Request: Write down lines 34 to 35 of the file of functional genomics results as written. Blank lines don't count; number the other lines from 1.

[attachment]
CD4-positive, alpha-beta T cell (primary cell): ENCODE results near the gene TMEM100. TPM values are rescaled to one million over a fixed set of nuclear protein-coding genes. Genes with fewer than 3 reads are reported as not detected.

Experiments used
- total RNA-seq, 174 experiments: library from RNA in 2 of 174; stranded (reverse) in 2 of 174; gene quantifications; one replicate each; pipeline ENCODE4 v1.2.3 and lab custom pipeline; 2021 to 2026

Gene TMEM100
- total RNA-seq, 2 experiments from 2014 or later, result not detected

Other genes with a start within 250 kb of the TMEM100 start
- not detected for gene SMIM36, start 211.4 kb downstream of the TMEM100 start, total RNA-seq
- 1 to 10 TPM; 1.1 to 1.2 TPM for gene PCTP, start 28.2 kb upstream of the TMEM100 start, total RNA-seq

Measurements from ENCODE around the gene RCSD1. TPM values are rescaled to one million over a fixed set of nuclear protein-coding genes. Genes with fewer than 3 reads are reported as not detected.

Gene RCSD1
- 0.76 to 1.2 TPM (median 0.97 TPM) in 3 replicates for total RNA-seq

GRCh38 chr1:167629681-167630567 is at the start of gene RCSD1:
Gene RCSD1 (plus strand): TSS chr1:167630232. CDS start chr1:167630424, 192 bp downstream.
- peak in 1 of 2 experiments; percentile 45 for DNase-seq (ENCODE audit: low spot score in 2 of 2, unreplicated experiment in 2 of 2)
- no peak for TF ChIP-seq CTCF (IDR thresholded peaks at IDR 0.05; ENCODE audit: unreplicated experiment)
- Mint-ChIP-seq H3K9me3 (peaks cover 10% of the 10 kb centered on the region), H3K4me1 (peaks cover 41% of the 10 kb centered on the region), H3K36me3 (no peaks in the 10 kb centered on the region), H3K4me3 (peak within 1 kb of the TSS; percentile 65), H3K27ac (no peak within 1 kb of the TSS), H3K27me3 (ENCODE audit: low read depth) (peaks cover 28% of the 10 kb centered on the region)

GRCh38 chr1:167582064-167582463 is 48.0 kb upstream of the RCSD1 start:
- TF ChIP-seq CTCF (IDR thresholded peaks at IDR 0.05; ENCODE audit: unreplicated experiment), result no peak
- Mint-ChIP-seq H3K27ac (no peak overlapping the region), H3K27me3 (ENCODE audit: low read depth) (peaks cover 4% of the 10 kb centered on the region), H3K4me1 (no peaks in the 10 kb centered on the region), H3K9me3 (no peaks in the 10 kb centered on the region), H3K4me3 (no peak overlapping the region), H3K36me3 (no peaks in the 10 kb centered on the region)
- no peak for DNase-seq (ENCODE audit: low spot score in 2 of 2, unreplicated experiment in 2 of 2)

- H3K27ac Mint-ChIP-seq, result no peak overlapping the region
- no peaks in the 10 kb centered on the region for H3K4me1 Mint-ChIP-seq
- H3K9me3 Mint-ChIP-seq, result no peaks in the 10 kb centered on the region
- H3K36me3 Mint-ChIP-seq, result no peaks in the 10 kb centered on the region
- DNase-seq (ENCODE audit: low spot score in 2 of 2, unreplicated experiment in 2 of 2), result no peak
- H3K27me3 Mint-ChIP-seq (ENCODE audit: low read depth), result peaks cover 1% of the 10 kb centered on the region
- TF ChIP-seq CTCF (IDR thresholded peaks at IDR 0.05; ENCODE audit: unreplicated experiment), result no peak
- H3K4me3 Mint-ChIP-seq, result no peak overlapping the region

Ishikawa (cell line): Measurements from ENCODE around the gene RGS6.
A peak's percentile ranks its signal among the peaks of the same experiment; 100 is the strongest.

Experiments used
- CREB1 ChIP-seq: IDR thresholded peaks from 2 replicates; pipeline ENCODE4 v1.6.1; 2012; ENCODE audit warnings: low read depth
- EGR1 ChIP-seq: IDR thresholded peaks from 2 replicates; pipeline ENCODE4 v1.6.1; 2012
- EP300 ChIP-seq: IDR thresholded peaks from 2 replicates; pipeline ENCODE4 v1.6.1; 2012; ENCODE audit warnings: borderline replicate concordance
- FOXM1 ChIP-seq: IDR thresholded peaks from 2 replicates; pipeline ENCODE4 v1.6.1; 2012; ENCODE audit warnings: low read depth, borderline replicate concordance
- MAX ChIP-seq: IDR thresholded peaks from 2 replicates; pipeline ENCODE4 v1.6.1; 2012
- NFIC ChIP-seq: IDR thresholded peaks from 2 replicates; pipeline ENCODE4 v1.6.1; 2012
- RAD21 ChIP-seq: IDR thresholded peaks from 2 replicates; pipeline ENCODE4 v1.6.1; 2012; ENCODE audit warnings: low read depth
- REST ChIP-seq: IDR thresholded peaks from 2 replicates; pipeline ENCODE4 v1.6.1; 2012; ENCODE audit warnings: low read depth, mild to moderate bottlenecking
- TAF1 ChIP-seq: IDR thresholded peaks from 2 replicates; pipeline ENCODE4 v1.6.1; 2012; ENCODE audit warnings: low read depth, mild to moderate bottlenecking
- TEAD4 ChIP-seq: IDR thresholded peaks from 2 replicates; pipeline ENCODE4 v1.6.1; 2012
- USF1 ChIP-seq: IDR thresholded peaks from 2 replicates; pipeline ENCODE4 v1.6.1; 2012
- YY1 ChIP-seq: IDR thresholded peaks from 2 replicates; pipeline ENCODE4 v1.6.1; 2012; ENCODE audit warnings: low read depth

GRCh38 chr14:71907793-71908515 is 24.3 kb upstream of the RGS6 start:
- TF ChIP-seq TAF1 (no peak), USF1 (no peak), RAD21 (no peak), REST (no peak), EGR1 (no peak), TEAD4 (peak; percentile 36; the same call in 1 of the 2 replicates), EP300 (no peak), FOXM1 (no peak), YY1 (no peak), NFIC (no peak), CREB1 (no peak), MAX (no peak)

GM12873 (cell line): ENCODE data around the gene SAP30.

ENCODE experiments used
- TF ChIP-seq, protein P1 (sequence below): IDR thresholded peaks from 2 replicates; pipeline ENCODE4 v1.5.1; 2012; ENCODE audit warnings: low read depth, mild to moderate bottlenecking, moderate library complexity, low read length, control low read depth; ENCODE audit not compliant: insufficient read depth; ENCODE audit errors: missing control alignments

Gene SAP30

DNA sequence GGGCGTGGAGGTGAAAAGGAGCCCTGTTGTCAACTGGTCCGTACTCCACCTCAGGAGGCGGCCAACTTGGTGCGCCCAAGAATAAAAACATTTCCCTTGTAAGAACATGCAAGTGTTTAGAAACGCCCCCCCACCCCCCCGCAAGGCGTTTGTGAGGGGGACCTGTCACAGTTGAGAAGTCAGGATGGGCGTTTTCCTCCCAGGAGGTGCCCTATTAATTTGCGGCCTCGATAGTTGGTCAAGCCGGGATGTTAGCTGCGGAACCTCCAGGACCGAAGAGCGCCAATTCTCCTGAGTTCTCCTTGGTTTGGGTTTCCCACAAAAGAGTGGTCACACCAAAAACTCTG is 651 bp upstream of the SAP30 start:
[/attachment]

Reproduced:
- EP300 ChIP-seq: IDR thresholded peaks from 2 replicates; pipeline ENCODE4 v1.6.1; 2012; ENCODE audit warnings: borderline replicate concordance
- FOXM1 ChIP-seq: IDR thresholded peaks from 2 replicates; pipeline ENCODE4 v1.6.1; 2012; ENCODE audit warnings: low read depth, borderline replicate concordance